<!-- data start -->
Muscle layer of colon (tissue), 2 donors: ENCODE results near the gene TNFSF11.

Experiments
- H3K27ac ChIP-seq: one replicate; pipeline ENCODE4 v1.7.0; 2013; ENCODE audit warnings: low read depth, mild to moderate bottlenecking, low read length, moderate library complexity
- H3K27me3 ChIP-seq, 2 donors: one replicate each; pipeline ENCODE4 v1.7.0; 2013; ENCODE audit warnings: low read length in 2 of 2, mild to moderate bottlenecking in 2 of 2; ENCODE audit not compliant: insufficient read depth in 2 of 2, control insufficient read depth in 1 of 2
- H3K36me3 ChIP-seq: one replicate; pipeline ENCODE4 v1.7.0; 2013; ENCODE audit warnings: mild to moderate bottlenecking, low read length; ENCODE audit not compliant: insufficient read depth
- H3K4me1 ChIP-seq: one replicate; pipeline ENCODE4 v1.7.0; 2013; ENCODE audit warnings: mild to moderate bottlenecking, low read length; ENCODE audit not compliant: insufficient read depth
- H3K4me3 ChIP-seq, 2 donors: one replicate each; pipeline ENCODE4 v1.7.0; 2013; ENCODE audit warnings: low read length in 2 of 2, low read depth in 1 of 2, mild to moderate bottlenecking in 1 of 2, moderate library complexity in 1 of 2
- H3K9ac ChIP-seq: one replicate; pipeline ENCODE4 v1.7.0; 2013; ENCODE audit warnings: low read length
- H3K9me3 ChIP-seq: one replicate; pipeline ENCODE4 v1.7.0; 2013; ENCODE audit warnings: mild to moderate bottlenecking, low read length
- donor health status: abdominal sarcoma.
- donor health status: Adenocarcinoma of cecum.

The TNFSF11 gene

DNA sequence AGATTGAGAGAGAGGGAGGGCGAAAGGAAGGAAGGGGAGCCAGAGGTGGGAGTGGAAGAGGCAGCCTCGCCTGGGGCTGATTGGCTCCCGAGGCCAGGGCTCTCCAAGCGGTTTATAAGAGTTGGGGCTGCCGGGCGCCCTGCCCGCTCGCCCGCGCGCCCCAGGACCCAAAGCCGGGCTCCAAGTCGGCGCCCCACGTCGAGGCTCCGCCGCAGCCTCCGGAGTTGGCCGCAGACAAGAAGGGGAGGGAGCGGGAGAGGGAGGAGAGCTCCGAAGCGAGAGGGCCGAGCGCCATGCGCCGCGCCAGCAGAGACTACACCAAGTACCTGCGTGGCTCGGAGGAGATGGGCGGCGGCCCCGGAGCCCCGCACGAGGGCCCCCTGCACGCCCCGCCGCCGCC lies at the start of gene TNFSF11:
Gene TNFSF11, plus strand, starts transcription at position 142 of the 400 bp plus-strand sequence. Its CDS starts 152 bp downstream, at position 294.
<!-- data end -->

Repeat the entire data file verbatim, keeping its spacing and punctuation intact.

Muscle layer of colon (tissue), 2 donors: ENCODE results near the gene TNFSF11.

Experiments
- H3K27ac ChIP-seq: one replicate; pipeline ENCODE4 v1.7.0; 2013; ENCODE audit warnings: low read depth, mild to moderate bottlenecking, low read length, moderate library complexity
- H3K27me3 ChIP-seq, 2 donors: one replicate each; pipeline ENCODE4 v1.7.0; 2013; ENCODE audit warnings: low read length in 2 of 2, mild to moderate bottlenecking in 2 of 2; ENCODE audit not compliant: insufficient read depth in 2 of 2, control insufficient read depth in 1 of 2
- H3K36me3 ChIP-seq: one replicate; pipeline ENCODE4 v1.7.0; 2013; ENCODE audit warnings: mild to moderate bottlenecking, low read length; ENCODE audit not compliant: insufficient read depth
- H3K4me1 ChIP-seq: one replicate; pipeline ENCODE4 v1.7.0; 2013; ENCODE audit warnings: mild to moderate bottlenecking, low read length; ENCODE audit not compliant: insufficient read depth
- H3K4me3 ChIP-seq, 2 donors: one replicate each; pipeline ENCODE4 v1.7.0; 2013; ENCODE audit warnings: low read length in 2 of 2, low read depth in 1 of 2, mild to moderate bottlenecking in 1 of 2, moderate library complexity in 1 of 2
- H3K9ac ChIP-seq: one replicate; pipeline ENCODE4 v1.7.0; 2013; ENCODE audit warnings: low read length
- H3K9me3 ChIP-seq: one replicate; pipeline ENCODE4 v1.7.0; 2013; ENCODE audit warnings: mild to moderate bottlenecking, low read length
- donor health status: abdominal sarcoma.
- donor health status: Adenocarcinoma of cecum.

The TNFSF11 gene

DNA sequence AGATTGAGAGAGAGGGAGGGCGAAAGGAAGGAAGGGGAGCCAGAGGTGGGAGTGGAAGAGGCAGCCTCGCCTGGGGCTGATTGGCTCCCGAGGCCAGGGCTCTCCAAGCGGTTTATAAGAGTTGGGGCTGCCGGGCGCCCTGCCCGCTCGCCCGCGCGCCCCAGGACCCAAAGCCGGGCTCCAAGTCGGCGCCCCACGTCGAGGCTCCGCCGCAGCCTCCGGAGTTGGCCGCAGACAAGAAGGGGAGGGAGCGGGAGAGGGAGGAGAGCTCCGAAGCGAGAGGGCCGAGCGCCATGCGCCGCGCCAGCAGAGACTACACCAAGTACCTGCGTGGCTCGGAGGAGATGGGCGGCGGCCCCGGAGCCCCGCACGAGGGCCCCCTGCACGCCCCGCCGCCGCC lies at the start of gene TNFSF11:
Gene TNFSF11, plus strand, starts transcription at position 142 of the 400 bp plus-strand sequence. Its CDS starts 152 bp downstream, at position 294.